Fútbol in Mexico was dealt another blow this past weekend when a massive fight broke out between fans during a Liga MX match between Querétaro F.C. and Atlas F.C., which left several people injured. Some media outlets and witnesses are reporting deaths.
The brawl, which spilled out into the field and throughout the stands, took place Saturday (March 5) at Corregidora Stadium in Querétaro, Mexico. Many are pointing to a group of organized fútbol fans known as “barras bravas,” akin to soccer hooligans in England and France, as the instigators of the violence.
Now, some people are saying that Mexico should be banned from hosting the 2026 FIFA World Cup, especially since Mexico was already dealing with harsh criticism for fans’ history of homophobic chants, which now carry a five-year ban.
With Mexico and the United States meeting up for a World Cup qualifiers match on March 24, 2022, others are wondering if this kind of violence can happen again with a stadium full of passionate fans – some of whom can possibly turn their enthusiasm into rage.
“The violence at La Corregidora stadium was unacceptable and intolerable,” FIFA said in a statement.
On Sunday (March 6), Liga MX announced that it would suspend upcoming matches at the stadium. “We have an immediate challenge to generate a clear and understandable response and effective punishment,” Mikel Arriola, president of Liga MX, said at a news conference. “We are not going to have any soccer activity here until the case is resolved.”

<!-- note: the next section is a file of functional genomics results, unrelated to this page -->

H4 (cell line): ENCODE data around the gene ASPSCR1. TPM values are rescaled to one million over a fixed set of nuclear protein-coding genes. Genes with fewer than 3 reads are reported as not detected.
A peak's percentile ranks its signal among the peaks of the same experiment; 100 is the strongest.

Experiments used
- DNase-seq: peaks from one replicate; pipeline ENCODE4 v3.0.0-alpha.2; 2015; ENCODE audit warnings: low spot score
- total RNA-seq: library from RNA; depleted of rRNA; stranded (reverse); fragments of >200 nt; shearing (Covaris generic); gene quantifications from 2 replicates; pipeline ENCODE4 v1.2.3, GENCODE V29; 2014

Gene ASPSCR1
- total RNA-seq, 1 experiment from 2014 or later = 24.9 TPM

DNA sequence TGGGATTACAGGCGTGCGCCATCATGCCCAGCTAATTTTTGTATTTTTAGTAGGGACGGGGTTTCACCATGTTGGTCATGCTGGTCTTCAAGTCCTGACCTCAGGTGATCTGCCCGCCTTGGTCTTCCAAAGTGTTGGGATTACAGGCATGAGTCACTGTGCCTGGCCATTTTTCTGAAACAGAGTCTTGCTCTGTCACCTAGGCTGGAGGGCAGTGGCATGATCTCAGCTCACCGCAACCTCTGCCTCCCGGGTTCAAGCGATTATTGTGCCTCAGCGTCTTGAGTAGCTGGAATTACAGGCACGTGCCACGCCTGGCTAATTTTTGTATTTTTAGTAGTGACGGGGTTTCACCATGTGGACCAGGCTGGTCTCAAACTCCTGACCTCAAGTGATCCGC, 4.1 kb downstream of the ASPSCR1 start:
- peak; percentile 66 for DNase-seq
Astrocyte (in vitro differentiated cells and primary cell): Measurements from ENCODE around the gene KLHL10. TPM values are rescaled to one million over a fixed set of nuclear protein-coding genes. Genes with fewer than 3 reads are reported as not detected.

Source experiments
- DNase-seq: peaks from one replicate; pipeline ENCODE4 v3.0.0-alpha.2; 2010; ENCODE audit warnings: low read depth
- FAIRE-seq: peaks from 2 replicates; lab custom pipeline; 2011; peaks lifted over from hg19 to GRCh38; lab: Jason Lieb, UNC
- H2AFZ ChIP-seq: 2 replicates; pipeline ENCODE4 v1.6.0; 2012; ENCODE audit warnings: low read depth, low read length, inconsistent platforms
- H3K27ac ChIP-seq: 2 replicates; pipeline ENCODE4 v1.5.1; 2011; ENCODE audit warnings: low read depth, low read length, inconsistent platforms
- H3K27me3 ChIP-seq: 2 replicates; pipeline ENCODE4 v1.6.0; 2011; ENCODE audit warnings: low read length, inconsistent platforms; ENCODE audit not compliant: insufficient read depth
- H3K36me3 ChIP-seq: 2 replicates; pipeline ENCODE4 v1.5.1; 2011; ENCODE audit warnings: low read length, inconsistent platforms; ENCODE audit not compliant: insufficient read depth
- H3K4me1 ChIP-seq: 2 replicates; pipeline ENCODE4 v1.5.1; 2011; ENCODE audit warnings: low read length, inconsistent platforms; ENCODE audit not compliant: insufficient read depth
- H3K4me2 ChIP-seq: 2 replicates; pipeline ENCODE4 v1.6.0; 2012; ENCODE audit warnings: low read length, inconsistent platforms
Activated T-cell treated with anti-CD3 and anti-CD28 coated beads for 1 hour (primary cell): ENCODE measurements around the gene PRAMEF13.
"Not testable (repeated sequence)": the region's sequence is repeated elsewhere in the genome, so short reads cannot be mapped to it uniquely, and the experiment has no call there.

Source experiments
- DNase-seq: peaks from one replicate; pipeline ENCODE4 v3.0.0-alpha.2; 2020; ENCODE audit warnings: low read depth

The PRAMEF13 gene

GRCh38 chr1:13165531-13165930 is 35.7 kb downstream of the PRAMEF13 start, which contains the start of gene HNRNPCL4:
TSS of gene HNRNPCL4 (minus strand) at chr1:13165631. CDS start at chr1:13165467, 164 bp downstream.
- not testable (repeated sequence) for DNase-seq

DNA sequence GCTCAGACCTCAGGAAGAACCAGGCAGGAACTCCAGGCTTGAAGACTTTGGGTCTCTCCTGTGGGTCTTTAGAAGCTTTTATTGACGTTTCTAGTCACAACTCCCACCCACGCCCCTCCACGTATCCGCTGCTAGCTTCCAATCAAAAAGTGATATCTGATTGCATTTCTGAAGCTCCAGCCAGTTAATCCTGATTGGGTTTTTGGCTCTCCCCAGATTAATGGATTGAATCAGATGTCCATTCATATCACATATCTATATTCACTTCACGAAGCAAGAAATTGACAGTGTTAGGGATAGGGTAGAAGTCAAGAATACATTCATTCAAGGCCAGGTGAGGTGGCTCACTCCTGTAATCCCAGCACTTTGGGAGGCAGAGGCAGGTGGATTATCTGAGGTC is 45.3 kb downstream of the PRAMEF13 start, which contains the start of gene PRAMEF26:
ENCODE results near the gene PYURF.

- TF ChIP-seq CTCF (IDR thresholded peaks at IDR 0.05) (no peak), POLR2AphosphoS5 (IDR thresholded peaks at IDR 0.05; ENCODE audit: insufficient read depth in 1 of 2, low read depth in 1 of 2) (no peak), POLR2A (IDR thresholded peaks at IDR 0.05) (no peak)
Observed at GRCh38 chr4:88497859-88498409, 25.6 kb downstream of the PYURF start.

League owners are scheduled to meet Tuesday (March 8) to discuss additional sanctions. Mauricio Kuri, the governor of Querétaro, said he would pursue attempted murder charges against anyone identified as taking part in the violence. “Even though there are no deaths, we can’t say this isn’t a tragedy,” he said.
Sergio Tristan, the founder of Pancho Villa’s Army, the largest organized group of Mexican soccer fans in the United States, told the L.A. Times that Liga MX is going to have to do some serious soul searching about the violence that occurred Saturday.
“It’s going to have to be harsh punishment,” Tristan said. “Whether that’s banning barras or implementing a more stringent security process in each stadium, they have to look at this with an end state of coming out stronger and better as a league that looks after its fans. They have to implement some rigid, strict policies and punishments.”